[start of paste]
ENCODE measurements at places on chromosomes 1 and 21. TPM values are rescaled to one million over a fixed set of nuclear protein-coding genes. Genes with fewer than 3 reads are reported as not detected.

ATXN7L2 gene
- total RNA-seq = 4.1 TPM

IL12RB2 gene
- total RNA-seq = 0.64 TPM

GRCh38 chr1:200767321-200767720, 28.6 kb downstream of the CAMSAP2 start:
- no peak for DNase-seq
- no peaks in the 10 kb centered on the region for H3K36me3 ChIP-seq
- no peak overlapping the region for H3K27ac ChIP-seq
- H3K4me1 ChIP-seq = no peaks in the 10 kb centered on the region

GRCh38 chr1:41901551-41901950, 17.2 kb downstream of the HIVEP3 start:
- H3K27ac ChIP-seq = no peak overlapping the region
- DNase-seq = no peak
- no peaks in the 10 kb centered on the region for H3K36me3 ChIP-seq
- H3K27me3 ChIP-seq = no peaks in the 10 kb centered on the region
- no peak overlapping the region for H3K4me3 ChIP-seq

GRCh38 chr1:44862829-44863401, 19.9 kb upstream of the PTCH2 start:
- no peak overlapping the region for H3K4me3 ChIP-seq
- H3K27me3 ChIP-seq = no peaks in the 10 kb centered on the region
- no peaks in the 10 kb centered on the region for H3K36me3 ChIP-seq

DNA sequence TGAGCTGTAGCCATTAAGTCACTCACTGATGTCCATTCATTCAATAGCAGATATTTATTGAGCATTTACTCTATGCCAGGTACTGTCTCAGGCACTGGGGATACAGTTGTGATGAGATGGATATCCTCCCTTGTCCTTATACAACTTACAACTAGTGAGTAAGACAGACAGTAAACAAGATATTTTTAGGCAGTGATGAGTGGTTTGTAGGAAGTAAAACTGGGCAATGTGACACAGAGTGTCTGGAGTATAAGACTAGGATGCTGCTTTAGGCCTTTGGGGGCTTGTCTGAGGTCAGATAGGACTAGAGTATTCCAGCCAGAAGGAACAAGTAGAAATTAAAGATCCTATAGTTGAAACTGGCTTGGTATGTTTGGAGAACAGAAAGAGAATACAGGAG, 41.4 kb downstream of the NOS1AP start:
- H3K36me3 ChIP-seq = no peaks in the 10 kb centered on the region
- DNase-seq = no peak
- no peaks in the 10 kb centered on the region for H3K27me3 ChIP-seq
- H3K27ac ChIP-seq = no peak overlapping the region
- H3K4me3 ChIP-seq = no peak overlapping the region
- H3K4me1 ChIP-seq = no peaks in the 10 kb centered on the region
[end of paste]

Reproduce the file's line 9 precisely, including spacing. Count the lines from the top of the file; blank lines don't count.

- no peak overlapping the region for H3K27ac ChIP-seq